A thousand lives : My time as a Camel farmer in Alice Springs

As soon as I arrived in Australia, Alice Spring was always on my mind. And yes, it seemed impossible to get there. And yes, it was at least 2 to 3 days of driving no matter where you started from. And then 2 or 3 days no matter where you wanted to go. It was in the middle of the red dust, forgotten by the Gods, lonely under the endless blue sky. It was the very heart of the Outback and it was for me. When I finally got there I got a job in a camel farm. Yes, Camels. It didn’t sound very Australian to me but apparently a lot of them are out there in the wild, from that time when they moved things with camels. Massive trucks ended up replacing them, and they were set free.


Alice Springs, Australia

It was the Outback at its purest. My boss was a camel rider who always wore a messed up cow boy hat, spoke with that lazy crackling accent, moved in this careful wary way, and talked about the rest of the world like we just didn’t get IT.

I got this tiny metal house in the back of the garden, were mice would climb on my bed every night and I would wake up when they were smelling (or eating ?) my hair. I was sharing my bathroom with the tourists and the camel guys, and was always showering while singing loudly because there was no lock and I was letting everybody know that the bathroom was indeed occupied. My jobs were marvelous. I would wake up every morning and put a shitload of camel poo in a wheelbarrow, push it to the chickens and put that in there. I would then spend my mornings in a personal combat with the dry, nasty and inflexible outback earth, trying to dig up the weeds that were conquering everything. In the afternoon I was weaving smelly camel hair. And then for my all-time favorite : the douchebag bird. It was this 70 years old white cockatoo. The sweetest possible bird when the owner was around. Just loving and purring like a cat and snuggling under her arm and being adorable. As soon as the owner was gone though, that bird was just plain vicious. If I opened the cage to feed him, he would go for my feet and try to bite me. He always watched me in a careful way, looking where he could attack, going for the fingers if he was close enough, circling his food bowl, daring me to go in. By the end of my stay I would just throw the seeds through the bars and pour the water from the outside, insulting him under my breath while he was just giving me his satisfied smile.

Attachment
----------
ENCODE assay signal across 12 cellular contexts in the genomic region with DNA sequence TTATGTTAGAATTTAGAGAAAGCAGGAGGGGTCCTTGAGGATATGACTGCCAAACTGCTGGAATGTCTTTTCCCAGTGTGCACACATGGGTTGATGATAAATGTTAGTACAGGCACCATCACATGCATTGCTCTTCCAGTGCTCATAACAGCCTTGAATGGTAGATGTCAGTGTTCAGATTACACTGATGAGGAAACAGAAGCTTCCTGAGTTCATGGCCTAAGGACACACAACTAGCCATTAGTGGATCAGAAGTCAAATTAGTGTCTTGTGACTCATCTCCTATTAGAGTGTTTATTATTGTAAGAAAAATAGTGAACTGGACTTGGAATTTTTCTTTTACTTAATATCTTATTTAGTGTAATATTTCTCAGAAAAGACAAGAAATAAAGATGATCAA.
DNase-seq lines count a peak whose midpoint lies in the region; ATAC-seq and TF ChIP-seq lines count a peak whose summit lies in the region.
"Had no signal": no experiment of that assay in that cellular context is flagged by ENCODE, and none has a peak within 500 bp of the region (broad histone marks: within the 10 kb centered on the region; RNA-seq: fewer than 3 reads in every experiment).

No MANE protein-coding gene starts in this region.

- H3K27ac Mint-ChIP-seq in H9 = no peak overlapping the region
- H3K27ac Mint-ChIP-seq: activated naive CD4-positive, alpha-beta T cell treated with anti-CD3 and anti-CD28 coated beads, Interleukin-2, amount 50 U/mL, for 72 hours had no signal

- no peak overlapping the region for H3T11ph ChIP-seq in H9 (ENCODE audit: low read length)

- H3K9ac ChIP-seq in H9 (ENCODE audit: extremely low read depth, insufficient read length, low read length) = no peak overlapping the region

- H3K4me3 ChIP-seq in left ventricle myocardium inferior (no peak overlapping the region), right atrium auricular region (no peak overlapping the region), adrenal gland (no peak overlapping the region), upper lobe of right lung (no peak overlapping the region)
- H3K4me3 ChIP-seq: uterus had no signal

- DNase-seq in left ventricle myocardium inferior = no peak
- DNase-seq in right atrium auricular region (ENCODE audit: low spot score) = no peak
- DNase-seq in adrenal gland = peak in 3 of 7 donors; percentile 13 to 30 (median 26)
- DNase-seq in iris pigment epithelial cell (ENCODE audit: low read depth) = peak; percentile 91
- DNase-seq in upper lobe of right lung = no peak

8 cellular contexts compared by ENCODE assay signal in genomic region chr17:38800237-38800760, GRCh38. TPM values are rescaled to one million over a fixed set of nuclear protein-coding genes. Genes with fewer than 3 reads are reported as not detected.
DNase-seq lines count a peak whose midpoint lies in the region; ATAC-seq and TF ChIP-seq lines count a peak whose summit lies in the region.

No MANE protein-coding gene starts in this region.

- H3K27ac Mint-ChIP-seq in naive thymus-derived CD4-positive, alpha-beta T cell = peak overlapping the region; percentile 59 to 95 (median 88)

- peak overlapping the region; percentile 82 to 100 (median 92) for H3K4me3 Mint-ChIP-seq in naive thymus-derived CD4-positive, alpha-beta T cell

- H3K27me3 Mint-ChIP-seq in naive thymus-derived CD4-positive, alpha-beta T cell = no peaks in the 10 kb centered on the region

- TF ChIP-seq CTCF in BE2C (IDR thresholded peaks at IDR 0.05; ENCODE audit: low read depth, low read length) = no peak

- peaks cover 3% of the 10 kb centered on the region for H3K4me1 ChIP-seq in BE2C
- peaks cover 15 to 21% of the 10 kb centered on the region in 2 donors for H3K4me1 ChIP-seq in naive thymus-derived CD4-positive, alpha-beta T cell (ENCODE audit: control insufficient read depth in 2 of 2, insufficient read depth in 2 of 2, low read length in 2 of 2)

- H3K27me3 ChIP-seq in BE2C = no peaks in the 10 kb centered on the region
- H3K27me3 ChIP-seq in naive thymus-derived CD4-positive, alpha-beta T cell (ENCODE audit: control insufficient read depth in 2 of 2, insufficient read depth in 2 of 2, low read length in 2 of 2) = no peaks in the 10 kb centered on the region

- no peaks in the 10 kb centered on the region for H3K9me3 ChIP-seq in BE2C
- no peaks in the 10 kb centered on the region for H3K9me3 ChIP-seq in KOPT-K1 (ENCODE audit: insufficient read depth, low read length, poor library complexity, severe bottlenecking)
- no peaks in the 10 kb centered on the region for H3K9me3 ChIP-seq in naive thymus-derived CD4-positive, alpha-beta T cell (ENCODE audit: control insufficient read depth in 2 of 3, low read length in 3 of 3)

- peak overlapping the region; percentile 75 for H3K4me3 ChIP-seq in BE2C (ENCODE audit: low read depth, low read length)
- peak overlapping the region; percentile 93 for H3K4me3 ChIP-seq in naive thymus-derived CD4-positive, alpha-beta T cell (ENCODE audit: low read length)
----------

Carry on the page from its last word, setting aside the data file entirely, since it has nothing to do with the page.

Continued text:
But the camel farm gave me some serious Outback credit. Ridding a camel in the red sand at sunset, callused hands from working the shovel so hard, endless talks with Marcus about their aboriginal friends, red dust over all of my clothes that will never ever leave. For a split second, I was part of that forgotten rough world, and it felt powerful.


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